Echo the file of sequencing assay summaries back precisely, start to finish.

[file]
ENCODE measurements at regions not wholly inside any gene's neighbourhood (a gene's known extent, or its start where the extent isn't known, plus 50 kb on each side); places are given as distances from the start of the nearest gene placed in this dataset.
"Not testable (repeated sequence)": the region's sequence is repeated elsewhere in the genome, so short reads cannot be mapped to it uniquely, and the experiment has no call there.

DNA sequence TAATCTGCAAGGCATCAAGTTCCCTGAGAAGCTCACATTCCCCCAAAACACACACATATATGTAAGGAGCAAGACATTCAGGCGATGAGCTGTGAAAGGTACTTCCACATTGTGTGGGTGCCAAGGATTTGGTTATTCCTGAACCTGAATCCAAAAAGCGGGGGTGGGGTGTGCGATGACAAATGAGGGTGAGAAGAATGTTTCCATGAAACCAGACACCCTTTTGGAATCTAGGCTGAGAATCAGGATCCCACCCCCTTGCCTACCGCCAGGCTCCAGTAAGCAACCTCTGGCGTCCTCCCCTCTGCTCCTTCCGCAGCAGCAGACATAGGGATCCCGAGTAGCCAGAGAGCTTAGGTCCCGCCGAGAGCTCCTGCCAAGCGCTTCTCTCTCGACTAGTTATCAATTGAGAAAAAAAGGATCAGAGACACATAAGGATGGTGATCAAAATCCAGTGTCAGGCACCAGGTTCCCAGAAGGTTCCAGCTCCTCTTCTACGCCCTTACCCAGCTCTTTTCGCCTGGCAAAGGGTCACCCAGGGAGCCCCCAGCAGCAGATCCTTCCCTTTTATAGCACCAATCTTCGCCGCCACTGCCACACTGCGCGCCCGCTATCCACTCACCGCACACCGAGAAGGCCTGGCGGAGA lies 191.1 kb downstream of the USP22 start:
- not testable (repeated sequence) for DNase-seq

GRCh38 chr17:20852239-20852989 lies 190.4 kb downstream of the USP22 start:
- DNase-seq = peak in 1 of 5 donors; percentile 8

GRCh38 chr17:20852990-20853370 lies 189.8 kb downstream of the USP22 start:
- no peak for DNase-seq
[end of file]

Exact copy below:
ENCODE measurements at regions not wholly inside any gene's neighbourhood (a gene's known extent, or its start where the extent isn't known, plus 50 kb on each side); places are given as distances from the start of the nearest gene placed in this dataset.
"Not testable (repeated sequence)": the region's sequence is repeated elsewhere in the genome, so short reads cannot be mapped to it uniquely, and the experiment has no call there.

DNA sequence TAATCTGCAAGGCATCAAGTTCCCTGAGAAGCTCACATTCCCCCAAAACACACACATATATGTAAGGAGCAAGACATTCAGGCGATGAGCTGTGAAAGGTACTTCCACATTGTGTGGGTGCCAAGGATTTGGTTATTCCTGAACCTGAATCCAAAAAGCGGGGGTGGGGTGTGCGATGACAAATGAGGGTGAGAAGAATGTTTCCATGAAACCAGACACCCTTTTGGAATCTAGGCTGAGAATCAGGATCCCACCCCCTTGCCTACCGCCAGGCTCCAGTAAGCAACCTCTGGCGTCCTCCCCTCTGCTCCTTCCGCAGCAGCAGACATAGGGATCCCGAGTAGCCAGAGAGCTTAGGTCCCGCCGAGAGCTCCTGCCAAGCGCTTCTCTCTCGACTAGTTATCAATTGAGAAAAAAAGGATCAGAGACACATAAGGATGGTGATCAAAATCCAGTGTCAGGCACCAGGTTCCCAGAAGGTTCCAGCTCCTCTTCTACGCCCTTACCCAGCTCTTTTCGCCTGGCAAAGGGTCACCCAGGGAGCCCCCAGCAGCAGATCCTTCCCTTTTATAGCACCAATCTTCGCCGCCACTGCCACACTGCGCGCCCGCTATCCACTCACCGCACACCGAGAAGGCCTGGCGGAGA lies 191.1 kb downstream of the USP22 start:
- not testable (repeated sequence) for DNase-seq

GRCh38 chr17:20852239-20852989 lies 190.4 kb downstream of the USP22 start:
- DNase-seq = peak in 1 of 5 donors; percentile 8

GRCh38 chr17:20852990-20853370 lies 189.8 kb downstream of the USP22 start:
- no peak for DNase-seq